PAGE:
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Does it seek to remove all that sluggish lukewarmness of soul which damps the ardour of devotion, and chills the seraphic glow of communion with God ? Does it labour to eradicate from the breast all that grovelling and undue attachment to this world, to its honours, its wealth, its business, or its pleasures, which is the reproach and disgrace of too many who are called Christians; which is so great a stumbling-block in the way of unbelievers ; which strengthens the cause of mammon, while it weakens that of Christ; which sullies the lustre of Christian example, palsies the arm of Christian exertion, keeps the church of God in its infancy, and, with cruel and cold-hearted delay, retards the arrival of its bright, millenial glory? Yes, my Christian brethren, I would sain press it upon our consciences to say, whether our contrition for our past cold and sluggish indolence in the cause of God be indeed sincere. Does it lead to a thorough reformation ; to active and zealous industry in his service ; to a holy contempt of the vanities of this life ; to frequent aspirations of soul for the purity and happiness of the heavenly state ? And with this zeal for the Lord of Hosts, with this elevation of mind above the world, do we make it our daily business, in some way or other, to add our humble efforts, a portion of our time, or talents, or conversation, or influence, or wealth-to the great mass of noble exertion which Christians, in our own and other countries, are making for the building up of the Redeemer's kingdom upon the earth?
2. In the second place, Is this spirit of reformation not only radical but permanent ?-Does it warm and animate our path toward heaven with a bright and constant ray ; or does it cast over it at distant intervals, a sickly and flickering light, just serving to render the darkness of our spiritual state visible ? To speak without a figure, is the struggle against sin habitual ? Is the aim at perfection unremitting ? Is the often recurring temptation watchfully resisted ; the secret and easily besetting sin constantly and manfully struggled with ? Above all, is the Source of all genuine repentance, of all thorough and permanent reformation—the Holy Spirit of God—sought for by frequent and importunate supplication at the Throne of Grace; that while we are working out our salvation with fear and trembling, God would be pleased, by his energy, to work in us both to will and to do of his good pleasure ? With such inquiries, my brethren, let us try the sincerity of our penitence; not relying too much for consolation on any past or present sorrow for our guilt ; not building our hopes of heaven upon mere frames and feelings of mind; above all, not trusting to any outward observance of the forms and ceremonies of religion, but remembering what our Saviour hath said, that if we love him we shall keep his commandments; let us look to the reformation of our hearts and lives for the best proof of our spiritual safety. And let us ever bear in mind for our consolation and
support, that if, by this patient continuance in welldoing, we seek for glory, and honour, and immortality, in due time we shall reap,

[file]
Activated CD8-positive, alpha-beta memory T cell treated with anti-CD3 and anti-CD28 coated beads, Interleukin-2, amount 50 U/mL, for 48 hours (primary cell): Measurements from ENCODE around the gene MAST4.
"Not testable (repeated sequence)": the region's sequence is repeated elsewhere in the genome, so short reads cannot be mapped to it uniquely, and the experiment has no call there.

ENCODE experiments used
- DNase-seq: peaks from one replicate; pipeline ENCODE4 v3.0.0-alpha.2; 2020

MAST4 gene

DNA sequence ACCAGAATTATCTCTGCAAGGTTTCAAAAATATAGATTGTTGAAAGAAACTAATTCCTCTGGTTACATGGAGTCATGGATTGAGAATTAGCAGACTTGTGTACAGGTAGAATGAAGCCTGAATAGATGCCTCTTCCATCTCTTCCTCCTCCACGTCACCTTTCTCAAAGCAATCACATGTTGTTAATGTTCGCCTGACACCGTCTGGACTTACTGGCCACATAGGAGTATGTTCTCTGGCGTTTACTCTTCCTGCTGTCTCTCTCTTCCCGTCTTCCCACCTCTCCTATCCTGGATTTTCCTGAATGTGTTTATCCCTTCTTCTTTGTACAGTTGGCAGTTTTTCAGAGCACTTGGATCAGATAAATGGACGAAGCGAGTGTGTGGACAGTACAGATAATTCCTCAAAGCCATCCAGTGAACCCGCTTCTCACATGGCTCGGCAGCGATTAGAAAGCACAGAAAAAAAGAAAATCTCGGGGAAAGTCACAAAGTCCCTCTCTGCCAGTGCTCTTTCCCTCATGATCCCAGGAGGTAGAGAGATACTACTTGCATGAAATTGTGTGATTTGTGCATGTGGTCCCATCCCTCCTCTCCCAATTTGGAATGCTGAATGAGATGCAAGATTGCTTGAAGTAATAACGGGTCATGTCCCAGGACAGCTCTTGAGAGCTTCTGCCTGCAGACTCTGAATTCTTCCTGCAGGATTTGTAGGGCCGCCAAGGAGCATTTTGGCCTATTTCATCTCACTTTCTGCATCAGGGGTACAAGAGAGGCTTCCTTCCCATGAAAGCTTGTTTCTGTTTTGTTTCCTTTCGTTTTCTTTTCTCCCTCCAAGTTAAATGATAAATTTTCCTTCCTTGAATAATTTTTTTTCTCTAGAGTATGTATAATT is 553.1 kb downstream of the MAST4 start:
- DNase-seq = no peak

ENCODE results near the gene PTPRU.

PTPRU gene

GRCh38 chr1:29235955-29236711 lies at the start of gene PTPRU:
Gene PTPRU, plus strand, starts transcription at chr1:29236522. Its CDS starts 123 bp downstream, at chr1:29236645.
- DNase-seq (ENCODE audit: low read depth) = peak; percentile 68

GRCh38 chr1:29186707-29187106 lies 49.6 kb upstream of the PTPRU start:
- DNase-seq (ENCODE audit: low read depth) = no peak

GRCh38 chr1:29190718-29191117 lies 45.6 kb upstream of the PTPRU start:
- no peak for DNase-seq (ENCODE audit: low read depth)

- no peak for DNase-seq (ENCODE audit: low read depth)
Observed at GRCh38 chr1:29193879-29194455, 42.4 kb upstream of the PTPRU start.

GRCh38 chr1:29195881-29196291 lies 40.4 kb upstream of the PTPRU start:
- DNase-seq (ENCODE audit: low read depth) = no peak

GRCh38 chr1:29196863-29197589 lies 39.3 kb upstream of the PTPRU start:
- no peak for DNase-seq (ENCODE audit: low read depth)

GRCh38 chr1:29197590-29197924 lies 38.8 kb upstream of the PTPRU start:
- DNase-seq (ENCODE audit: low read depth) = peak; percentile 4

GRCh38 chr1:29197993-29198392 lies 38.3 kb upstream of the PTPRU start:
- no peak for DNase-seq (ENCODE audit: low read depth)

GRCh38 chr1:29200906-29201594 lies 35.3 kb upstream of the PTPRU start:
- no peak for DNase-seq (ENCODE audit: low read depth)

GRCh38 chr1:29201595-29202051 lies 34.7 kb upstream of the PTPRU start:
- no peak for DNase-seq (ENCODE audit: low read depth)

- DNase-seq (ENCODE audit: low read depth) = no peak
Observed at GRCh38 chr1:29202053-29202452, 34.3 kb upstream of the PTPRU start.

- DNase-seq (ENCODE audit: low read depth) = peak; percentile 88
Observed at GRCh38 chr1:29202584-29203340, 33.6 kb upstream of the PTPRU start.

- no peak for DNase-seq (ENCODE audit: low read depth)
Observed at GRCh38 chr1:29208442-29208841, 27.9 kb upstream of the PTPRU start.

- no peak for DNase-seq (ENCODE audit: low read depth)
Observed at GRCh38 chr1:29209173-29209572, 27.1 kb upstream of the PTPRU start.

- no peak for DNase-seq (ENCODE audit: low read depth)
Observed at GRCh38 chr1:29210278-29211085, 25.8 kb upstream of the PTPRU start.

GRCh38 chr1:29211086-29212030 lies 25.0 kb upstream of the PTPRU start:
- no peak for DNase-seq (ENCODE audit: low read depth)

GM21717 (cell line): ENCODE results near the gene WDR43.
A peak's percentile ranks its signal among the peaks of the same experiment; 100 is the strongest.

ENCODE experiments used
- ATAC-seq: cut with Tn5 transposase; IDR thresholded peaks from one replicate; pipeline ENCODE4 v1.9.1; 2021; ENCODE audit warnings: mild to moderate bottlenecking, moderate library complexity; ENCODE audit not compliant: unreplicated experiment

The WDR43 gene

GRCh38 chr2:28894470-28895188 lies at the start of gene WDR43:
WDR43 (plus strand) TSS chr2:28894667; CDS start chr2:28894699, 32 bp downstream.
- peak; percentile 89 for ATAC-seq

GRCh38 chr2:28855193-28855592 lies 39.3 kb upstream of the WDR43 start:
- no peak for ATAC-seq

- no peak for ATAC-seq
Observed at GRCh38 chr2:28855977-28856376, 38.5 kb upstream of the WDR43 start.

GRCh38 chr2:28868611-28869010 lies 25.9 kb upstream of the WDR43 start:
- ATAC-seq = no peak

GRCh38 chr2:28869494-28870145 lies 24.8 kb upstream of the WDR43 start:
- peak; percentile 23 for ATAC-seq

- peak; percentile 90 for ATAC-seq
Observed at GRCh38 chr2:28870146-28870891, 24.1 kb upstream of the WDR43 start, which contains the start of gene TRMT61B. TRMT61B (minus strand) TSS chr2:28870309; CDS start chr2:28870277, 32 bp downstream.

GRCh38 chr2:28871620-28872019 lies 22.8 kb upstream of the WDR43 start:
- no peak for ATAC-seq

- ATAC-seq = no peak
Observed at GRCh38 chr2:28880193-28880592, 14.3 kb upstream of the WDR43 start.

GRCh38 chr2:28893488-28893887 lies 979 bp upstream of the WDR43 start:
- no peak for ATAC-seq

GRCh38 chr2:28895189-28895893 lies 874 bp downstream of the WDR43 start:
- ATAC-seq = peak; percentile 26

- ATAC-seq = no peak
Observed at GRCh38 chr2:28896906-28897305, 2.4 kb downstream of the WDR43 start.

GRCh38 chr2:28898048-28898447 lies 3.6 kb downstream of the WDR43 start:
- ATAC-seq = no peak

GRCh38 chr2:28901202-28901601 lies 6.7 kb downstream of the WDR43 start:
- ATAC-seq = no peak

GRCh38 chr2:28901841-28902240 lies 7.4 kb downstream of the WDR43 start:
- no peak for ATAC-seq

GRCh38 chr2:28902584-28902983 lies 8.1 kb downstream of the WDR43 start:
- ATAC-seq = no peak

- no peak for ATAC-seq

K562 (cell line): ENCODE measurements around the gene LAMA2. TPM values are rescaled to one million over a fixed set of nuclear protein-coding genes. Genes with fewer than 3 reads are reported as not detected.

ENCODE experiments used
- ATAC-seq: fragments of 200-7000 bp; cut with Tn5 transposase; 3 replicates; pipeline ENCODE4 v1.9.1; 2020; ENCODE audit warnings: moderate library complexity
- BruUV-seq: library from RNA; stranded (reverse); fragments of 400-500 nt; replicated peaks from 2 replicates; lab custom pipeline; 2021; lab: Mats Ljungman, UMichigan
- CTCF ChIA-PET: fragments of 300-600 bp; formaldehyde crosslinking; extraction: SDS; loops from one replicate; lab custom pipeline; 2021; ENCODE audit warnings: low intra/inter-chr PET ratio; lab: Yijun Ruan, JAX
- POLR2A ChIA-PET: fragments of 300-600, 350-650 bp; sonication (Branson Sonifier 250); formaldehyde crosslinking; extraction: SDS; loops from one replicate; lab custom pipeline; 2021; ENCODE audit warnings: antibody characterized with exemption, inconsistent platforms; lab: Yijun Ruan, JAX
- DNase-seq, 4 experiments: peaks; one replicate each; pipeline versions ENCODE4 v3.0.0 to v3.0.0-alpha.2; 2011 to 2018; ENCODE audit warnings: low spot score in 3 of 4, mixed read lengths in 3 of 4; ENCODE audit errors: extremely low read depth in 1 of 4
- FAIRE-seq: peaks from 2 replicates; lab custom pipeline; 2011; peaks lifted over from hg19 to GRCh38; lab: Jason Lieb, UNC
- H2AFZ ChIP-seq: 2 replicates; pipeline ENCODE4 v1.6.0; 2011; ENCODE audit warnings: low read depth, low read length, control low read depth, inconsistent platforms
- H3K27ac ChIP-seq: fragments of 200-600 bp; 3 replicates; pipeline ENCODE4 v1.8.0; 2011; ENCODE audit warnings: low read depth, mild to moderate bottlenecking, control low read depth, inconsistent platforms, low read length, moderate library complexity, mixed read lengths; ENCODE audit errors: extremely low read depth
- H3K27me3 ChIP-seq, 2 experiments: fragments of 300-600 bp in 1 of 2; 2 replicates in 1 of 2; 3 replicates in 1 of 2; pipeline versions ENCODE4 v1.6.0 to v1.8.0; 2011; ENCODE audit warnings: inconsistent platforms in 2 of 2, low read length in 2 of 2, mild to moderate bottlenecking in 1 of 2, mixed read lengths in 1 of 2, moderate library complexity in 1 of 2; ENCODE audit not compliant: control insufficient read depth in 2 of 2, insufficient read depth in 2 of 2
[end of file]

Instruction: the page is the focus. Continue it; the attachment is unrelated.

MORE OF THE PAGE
if we faint not, eternal life.
MATTHEW vi. 10.
Thy kingdom come. Thy will be done in earth as it
is in heaven.
PRAYER is not only a reasonable, but a most delightful duty. It is the acknowledgment of our dependence on God. It is the cry of the poor and needy to Him who is the Fountain of all good and happiness. It is the overflowing of a grateful heart to the Author of all its mercies and privileges. It is the ladder which connects earth and heaven, and on which descend to the pious soul all needful communications of wisdom and grace. What Christian has not learned its efficacy, and felt its consolation ? What Christian, too, has not often been ready to exclaim with Elihu of old, “ Teach us what we shall say unto God; for we cannot order our speech by reason of darkness ?" This difficulty it was which induced the disciples of Jesus Christ to ask him to teach them to pray, as John did his disciples. His instruction we have on record ; and it exhibits to us a guide and model of devotion alike remarkable
for its comprehensiveness and simplicity. It is valuable, also, as containing an exhibition of the most prominent graces of the true disciple of Christ. For one great object of prayer is to produce those holy affections and desires which should adorn the heart that aspires to become a fit temple for the residence of the Holy Ghost. Our Saviour, therefore, teaches us to pray for those things which are most necessary to keep alive within us the temper of habitual love and obedience to God, and thus enforces the necessity of that connexion which must always be preserved between our devotions and our conduct. Alas! how prone are we to forget this truth, and to imagine, that if we perform faithfully a certain circle of what are termed religious duties, if we offer up our prayers with fervour and importunity, it is of little moment what is the character of our heart and deportment in the common concerns and transactions of life. But how great, in this respect, are our mistake and guilt ? Holiness is the same, whether it glow in the devotions of the seraph, or warm the breast of him who bestows a cup of water on the humblest disciple. The spirit of prayer is the same spirit which should animate the Christian at all times. For he is commanded to
pray without ceasing ;" that is, to preserve under all circumstances, a devotional frame of mind -one which will enable him, let his pursuits and business be what they may, to raise his heart upward, and to commune with his Father who is in heaven. The nature of this devotional spirit is